Posted on May 18, 2022
Hatteras Inlet is a 2.3-mile-wide waterway that is located on the southern Outer Banks of North Carolina and separates Hatteras Island from Ocracoke Island, which is situated in neighboring Hyde County. The inlet was formed when a strong hurricane struck the coast of North Carolina in September 1846—the same storm that caused the formation of Oregon Inlet on the northern end of Hatteras Island.
Hatteras Inlet is an essential waterway that not only provides direct access from inland ports to the Atlantic Ocean for commercial and recreational fishing vessels—it also serves as the only direct route to the ocean for the U.S. Coast Guard Station Hatteras Inlet, whose crews require the waterway to be open and accessible in order to perform lifesaving offshore rescue missions.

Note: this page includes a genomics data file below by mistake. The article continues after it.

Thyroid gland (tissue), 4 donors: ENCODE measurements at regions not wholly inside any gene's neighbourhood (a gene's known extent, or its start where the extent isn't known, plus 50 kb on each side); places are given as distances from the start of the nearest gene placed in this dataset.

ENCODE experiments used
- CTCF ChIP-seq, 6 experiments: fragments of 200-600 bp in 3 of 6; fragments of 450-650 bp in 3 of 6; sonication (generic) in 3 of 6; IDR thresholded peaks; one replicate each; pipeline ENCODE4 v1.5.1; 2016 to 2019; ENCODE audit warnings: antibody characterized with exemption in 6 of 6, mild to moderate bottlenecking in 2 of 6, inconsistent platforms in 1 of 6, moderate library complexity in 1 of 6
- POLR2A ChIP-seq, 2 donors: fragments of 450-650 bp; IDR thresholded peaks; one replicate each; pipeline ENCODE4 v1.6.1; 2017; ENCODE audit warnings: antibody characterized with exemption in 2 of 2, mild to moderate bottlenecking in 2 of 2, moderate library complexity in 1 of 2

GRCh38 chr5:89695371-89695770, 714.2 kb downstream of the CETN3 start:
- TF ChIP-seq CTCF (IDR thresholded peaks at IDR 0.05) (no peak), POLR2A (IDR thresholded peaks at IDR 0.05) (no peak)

The dramatically shifting sands and significant amount of shoaling that has taken place within the inlet in recent years, however, has often prevented both Coast Guard crews as well as fishermen and their vessels from being able to safely navigate their way through Hatteras Inlet and out into the Atlantic Ocean.
From commercial fishermen and charter boat operators to the owners of seafood processing houses and marine repair facilities, the multitude of people who rely on this integral waterway in order to sustain their livelihoods are faced with a massive hurdle when it comes to the challenges of navigating Hatteras Inlet.
In an effort to combat the issues associated with shoaling, Dare County has been working diligently to secure adequate funding and the permits that are required to provide proactive dredging within this essential waterway in order to ensure that Coast Guard crews as well as commercial and recreational fishermen have safe and reliable access to the Atlantic Ocean via Hatteras Inlet.